The day started out beautifully with a ‘cycle’ to the church house and back. Ireland is gorgeous with rolling meadows and impressive hedges. Often I found myself with a goofy smile on my face, just giddy with the thought, “This is Ireland!” I drank everything in like it was from the Fountain of Youth. The scenes never grew stale. Always excitement: “Look at the cows.” “Oh, the sky!” “This rain is lovely.” “What a pretty road.” “I need my camera!”
The rest of the afternoon was relaxed enough. Our plans were to travel to Hook Lighthouse and be there over lunch time with a picnic on the rocks of the Hook peninsula. Later we would make our way to the Ship Dunbrody to learn about the Irish Immigration to America during the Potato Famine.
So we set off for the Lighthouse. Again, the scenery. was. Beautiful! Limestone houses with vivid doors and sidewalks all around. Stone fences running through fields dotted with sheep. Clouds and the occasional rainbow overhead. Castles and churches with colorful banners. Could it get any better?
But it did. We crossed the River Suir on a ferry. While waiting for the ferry, we got out of our cars and took photographs of the town of Passage East and Regina Yoder told us the legend of the Passage East goats. Apparently not too long ago, there were wild goats on the hillside right out of town. Lots of goats, maybe fifty. And suddenly, the all disappeared. Or most anyway. There are still a few left, roaming the caves of the hillside. We saw a few of them and took photos as if they were endangered!
We then crossed the River, a glorious journey, and continued our trip south. The further down the peninsula we went, the fancier the houses became. The closer we got to the lighthouse, the more vacationers we saw. People on blankets by the coast, dipping their toes in the Celtic Sea. Then we saw it. The Hook Lighthouse.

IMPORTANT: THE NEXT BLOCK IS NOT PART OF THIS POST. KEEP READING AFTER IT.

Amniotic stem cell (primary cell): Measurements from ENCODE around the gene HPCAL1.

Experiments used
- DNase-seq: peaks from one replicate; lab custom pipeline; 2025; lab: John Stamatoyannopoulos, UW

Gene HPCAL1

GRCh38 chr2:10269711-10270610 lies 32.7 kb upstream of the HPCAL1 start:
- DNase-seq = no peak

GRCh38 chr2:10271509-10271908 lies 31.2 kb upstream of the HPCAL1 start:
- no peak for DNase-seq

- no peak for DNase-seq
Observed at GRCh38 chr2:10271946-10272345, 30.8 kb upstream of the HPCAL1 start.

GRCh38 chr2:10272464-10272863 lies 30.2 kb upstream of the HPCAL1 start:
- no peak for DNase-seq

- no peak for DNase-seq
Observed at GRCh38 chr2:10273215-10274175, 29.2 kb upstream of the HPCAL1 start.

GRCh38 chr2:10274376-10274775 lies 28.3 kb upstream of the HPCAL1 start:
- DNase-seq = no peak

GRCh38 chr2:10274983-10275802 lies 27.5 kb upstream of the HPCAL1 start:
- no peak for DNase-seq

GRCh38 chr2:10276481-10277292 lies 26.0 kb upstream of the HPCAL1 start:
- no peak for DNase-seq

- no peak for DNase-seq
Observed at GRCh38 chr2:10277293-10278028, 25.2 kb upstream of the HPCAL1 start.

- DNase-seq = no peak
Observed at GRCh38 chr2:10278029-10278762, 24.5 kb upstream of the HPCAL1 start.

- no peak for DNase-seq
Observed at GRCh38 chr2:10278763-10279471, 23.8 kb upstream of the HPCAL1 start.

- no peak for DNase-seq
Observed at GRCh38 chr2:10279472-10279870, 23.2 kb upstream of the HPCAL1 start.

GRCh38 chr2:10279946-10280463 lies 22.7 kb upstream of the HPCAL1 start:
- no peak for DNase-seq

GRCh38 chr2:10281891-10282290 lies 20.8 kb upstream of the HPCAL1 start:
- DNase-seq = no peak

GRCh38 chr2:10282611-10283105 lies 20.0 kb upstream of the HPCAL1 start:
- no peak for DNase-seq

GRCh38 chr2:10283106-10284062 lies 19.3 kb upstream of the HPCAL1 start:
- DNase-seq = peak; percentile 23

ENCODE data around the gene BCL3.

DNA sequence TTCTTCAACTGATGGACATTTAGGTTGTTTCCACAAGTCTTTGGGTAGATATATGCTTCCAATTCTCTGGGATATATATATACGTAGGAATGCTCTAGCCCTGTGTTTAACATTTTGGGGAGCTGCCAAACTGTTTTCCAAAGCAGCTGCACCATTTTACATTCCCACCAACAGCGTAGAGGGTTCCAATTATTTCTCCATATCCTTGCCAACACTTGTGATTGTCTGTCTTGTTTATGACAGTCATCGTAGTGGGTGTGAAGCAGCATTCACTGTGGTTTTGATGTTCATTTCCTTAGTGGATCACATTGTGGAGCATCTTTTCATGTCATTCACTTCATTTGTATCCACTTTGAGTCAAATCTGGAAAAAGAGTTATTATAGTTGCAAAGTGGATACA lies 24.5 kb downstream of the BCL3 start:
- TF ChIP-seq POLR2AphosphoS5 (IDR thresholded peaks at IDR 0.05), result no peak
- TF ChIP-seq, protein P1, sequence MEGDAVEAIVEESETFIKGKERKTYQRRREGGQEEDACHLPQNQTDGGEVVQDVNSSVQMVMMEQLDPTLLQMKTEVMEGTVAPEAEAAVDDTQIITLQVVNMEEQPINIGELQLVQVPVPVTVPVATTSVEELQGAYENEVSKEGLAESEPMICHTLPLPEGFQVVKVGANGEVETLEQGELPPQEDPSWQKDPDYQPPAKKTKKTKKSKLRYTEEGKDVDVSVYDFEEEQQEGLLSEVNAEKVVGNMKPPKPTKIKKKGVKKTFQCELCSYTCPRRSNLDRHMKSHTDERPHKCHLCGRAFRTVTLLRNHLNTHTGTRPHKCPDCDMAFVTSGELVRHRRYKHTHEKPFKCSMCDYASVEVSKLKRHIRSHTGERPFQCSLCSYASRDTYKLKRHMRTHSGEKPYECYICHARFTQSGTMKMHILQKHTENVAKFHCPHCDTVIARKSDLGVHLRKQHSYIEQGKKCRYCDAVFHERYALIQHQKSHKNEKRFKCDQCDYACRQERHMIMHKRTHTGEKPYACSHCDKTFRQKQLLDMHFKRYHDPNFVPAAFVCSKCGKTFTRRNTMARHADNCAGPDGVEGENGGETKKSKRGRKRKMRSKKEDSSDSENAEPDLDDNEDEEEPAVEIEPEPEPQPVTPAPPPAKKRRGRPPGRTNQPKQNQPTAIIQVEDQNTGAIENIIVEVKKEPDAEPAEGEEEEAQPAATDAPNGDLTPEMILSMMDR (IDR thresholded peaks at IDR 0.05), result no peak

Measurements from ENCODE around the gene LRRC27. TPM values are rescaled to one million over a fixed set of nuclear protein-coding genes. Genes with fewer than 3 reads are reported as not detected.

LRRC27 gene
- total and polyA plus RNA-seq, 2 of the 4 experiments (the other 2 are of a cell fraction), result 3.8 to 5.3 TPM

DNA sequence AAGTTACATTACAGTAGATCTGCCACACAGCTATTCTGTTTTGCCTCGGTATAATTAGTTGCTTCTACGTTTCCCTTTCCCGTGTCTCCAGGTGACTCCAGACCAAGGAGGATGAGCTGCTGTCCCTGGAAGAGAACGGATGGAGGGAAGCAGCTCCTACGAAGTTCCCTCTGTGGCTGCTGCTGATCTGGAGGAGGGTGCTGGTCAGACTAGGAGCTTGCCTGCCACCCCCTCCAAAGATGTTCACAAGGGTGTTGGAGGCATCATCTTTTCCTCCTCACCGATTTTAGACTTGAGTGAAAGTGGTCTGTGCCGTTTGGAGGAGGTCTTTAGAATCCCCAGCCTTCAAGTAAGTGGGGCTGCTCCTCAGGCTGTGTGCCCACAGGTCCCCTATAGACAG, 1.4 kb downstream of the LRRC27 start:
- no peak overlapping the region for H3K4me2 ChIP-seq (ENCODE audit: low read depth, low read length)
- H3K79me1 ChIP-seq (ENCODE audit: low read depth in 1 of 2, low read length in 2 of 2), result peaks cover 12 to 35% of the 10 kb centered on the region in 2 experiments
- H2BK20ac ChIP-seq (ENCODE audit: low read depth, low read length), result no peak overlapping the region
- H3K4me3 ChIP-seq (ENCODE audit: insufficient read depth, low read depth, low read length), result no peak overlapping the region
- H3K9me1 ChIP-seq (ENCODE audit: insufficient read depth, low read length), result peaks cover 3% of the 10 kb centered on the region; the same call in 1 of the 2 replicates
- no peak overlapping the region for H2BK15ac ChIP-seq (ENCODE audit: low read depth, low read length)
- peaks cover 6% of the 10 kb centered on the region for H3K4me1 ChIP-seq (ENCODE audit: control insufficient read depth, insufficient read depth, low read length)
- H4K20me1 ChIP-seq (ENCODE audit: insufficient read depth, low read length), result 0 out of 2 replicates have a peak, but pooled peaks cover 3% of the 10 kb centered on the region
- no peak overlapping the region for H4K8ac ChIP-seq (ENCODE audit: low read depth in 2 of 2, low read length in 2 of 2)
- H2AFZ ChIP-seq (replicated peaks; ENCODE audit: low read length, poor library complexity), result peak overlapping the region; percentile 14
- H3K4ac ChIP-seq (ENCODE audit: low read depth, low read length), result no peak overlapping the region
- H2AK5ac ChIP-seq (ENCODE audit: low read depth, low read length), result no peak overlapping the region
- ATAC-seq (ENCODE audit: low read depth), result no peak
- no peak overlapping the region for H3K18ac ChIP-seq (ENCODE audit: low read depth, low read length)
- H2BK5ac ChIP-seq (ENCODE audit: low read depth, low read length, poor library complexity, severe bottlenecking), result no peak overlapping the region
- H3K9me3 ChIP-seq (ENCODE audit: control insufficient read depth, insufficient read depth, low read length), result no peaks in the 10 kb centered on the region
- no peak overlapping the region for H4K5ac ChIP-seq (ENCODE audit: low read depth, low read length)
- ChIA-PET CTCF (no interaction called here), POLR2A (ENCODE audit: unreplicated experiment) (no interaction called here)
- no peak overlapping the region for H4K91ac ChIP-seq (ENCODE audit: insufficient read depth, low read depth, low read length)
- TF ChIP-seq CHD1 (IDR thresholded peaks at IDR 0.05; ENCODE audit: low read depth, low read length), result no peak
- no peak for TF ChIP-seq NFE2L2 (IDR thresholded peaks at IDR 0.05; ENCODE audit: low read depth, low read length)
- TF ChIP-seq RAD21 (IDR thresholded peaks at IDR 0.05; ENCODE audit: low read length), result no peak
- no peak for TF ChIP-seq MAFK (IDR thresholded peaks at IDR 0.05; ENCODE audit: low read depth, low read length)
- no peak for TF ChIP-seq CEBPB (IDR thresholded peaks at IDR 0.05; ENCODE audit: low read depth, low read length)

Yes. We have arrived. And this is gonna be good.
We purchased tickets and found a red door in front of which to pose. We waited and felt people stare at us. Then a pretty young Irish boy came and opened the red door and invited us into the heart of the Lighthouse. In a charming Irish accent (Really. It really was charming. I fell for that easy-yet-crisp-yet delicate voice many times.), he told us about the beginning and history of the Hook Lighthouse. We climbed three sets of stairs – wet, narrow, steep stairs. And green. Green stairs. Yes! The stairs were green!
The levels of the Lighthouse had many little rooms with windows. Most of them were open, looking out on the sea.
Then we reached the top. And the rocks and the grass and the sea and the sky unrolled itself to give us a full panoramic view of the tip of the Hook Peninsula. It was glorious.
[Ack. I took panorama photos, but missed one shot and now my panorama has one large, very significant black hole where there should be beautiful layers of rock. I’m sorry; it’s my mistake, and the blame lies heavily on my shoulders. So please forgive and take lesson: When shooting panoramas, always make sure you have shot the entire view!]
We were at our leisure to make our way back down, so we stopped at the next level and sang. Oh, we made the stone arches ring with “How Great Thou Art” and “Joyful, Joyful”. So loud were we, in fact, that when we got to the next level down, there was another tour group that was waiting for us, open mouthedly staring (okay, so they didn’t all have their mouths open, but a few). The rest of our group waiting outside at the bottom informed us that they heard us from down there. Later as we passed our tour guide, he nodded, smiled, and said, “Very impressive singing!”, to our great wonder and shock! Oh my. How we lived that day 🙂 With what abandonment to the present moment and throwing ourselves into the great wonder of ‘now’, with the glorious opportunity of singing in a lighthouse on the shore of the Celtic Sea. How we will smile and tell children of the adventures to be had in the world, and, if ever they have the chance, to always sing in the lighthouse, wherever and whenever it may be.
After posing by billboards and a lame game of volleyball over a badminton net, we ate lunch on the rocks. As soon as we were done, we ran towards the sea. The sea, the ocean, the way the sun sparkled on the water….it was enchanting. We washed our feet in the Celtic Sea and laughed at the way the waves broke over the rocks to spray our faces with chilly, salty seawater. We wandered over the rocks and found shells that suction themselves onto anything so hard when they feel the slightest feeling of attack. We held them in our palms and giggled at the tickly sensation of their fastening themselves onto our skin. We sat on rock ledges four feet off the water and soaked up the blue sky. We were dazzled by the light on the water that day. (I called it my ‘Sea of Lights’) And someday I will go back with someone I love and we will sit and not say anything, just be ravished by the thought that this happens every day here in this spot – but on this day, God chose us to enjoy it.
Here are the photos:
Capturing Passage East
This might seem like a cheap way to cram in many photos into one post. I beg pardon. Right now this is the best way I know, so if you have a better way, please let me know!